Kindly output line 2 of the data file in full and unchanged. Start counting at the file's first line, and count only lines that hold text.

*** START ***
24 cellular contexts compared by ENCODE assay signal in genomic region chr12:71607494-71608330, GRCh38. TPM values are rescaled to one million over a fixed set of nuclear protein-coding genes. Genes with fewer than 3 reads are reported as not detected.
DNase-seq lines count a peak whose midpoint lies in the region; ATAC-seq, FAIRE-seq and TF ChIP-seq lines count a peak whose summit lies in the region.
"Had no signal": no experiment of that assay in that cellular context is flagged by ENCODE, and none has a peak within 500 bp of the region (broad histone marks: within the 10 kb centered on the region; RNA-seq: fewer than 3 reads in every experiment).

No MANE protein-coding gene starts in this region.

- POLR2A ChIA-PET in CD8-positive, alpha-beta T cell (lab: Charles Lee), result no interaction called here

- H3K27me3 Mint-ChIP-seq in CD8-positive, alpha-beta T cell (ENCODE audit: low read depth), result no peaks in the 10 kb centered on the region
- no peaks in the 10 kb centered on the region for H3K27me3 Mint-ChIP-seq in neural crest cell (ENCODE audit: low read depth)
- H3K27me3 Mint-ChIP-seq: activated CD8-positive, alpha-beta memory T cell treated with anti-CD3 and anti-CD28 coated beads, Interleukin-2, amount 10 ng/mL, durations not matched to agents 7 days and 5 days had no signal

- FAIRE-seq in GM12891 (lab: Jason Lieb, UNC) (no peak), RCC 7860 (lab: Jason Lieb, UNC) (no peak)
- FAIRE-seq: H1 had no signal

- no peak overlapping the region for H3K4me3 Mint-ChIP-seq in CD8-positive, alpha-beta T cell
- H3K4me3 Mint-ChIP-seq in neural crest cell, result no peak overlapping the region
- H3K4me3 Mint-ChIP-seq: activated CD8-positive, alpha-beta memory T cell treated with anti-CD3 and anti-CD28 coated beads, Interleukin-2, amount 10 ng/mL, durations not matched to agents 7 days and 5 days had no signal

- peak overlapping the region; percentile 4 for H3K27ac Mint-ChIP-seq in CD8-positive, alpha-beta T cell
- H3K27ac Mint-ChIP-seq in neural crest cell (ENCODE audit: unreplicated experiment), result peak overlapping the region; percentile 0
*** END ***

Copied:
DNase-seq lines count a peak whose midpoint lies in the region; ATAC-seq, FAIRE-seq and TF ChIP-seq lines count a peak whose summit lies in the region.